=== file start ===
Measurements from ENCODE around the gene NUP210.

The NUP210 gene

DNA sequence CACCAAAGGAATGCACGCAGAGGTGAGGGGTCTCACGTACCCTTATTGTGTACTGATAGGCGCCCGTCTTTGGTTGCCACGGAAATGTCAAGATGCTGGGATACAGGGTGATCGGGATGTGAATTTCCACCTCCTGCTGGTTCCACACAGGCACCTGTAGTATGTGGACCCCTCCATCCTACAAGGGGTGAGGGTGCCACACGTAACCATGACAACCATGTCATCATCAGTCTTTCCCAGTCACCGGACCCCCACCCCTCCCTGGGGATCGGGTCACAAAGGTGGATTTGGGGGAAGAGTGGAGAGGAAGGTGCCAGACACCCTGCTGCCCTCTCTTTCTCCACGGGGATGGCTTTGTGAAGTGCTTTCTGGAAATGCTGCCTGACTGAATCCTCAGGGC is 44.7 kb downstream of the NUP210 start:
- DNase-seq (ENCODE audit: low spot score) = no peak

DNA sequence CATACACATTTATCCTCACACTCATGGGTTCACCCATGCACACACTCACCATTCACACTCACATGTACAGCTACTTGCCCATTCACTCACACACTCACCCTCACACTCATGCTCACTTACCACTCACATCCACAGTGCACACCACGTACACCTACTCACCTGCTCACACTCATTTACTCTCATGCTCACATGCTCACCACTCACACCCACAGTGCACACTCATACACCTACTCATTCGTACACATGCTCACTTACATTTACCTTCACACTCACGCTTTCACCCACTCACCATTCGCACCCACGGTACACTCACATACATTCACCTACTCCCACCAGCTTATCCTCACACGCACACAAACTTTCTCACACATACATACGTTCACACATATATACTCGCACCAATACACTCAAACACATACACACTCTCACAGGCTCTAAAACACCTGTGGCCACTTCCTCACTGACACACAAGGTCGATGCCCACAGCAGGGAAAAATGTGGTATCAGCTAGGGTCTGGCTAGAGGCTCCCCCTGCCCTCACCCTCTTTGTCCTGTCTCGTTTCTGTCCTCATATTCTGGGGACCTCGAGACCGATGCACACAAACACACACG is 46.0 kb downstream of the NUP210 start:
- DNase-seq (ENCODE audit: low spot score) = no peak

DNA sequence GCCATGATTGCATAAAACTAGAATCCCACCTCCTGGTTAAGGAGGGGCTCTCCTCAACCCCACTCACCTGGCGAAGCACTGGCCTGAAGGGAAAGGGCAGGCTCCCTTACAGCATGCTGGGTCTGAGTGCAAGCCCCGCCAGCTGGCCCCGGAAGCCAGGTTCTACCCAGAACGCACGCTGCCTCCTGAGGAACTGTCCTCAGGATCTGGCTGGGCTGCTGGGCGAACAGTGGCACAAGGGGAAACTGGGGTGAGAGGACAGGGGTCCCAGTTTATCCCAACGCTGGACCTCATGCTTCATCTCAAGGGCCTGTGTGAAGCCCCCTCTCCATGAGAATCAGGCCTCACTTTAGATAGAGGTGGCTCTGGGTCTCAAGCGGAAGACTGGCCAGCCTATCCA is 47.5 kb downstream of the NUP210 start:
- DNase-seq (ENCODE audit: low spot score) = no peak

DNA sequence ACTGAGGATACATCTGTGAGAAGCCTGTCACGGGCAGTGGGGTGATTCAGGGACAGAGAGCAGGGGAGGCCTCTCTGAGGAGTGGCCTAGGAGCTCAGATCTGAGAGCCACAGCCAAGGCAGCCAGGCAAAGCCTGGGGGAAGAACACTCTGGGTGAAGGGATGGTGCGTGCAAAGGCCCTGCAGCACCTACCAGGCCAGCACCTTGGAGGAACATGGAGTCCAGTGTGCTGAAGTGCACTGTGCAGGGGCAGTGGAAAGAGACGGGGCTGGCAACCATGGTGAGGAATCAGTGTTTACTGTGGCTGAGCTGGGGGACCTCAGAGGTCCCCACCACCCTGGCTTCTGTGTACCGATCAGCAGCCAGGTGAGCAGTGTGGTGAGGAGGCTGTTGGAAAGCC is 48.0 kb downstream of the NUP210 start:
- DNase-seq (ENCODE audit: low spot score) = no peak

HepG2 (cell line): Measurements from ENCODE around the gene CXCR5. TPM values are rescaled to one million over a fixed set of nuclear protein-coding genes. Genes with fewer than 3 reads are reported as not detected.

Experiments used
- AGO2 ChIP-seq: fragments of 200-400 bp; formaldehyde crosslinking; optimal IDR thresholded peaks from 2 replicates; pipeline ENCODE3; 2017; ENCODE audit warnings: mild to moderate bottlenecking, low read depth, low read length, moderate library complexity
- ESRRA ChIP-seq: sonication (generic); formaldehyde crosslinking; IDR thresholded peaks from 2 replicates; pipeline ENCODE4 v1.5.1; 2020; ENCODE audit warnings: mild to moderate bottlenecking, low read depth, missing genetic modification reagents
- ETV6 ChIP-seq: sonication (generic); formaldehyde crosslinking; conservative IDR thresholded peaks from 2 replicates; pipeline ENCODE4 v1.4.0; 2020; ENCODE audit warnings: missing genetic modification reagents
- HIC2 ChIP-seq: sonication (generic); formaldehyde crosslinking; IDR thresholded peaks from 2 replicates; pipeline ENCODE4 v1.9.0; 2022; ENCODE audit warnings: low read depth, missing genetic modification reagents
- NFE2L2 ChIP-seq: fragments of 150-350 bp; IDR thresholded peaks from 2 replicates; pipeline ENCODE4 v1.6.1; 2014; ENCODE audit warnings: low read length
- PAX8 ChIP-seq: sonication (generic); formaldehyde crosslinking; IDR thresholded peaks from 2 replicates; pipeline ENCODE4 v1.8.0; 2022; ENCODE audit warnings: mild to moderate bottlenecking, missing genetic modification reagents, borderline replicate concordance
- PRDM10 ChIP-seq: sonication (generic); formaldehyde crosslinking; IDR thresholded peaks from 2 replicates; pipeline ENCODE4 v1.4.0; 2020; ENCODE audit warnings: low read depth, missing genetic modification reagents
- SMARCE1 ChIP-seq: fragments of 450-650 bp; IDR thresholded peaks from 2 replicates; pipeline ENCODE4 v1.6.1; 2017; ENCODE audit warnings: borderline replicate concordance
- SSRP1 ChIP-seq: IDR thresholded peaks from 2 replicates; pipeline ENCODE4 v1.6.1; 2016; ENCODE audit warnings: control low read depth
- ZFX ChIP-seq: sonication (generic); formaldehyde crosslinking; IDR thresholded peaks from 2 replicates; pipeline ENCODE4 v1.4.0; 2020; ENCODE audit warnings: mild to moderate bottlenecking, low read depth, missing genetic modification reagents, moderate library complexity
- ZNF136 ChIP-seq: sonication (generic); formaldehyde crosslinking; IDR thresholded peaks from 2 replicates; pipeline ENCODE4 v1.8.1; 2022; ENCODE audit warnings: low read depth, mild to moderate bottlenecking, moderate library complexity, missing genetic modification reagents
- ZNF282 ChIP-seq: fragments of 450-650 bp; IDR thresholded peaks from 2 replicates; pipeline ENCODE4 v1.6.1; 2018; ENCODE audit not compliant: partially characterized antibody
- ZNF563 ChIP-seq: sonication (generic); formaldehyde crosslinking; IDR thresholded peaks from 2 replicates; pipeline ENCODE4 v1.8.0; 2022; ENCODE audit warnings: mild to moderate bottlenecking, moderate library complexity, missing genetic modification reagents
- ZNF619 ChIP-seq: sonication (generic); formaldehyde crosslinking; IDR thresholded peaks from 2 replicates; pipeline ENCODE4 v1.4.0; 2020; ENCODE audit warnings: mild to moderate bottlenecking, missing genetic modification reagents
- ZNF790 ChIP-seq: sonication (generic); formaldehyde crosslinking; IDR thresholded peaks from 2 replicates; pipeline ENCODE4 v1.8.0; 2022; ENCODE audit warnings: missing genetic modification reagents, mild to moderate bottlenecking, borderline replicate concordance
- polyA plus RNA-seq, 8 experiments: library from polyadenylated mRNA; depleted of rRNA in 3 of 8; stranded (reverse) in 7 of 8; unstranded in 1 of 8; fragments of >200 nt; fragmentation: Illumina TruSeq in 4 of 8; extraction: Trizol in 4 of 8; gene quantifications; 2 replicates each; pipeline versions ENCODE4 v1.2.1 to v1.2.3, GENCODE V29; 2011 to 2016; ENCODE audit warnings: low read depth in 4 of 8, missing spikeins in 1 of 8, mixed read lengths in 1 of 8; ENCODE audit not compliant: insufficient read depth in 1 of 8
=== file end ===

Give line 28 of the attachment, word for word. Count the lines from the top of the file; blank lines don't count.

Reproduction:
- polyA plus RNA-seq, 8 experiments: library from polyadenylated mRNA; depleted of rRNA in 3 of 8; stranded (reverse) in 7 of 8; unstranded in 1 of 8; fragments of >200 nt; fragmentation: Illumina TruSeq in 4 of 8; extraction: Trizol in 4 of 8; gene quantifications; 2 replicates each; pipeline versions ENCODE4 v1.2.1 to v1.2.3, GENCODE V29; 2011 to 2016; ENCODE audit warnings: low read depth in 4 of 8, missing spikeins in 1 of 8, mixed read lengths in 1 of 8; ENCODE audit not compliant: insufficient read depth in 1 of 8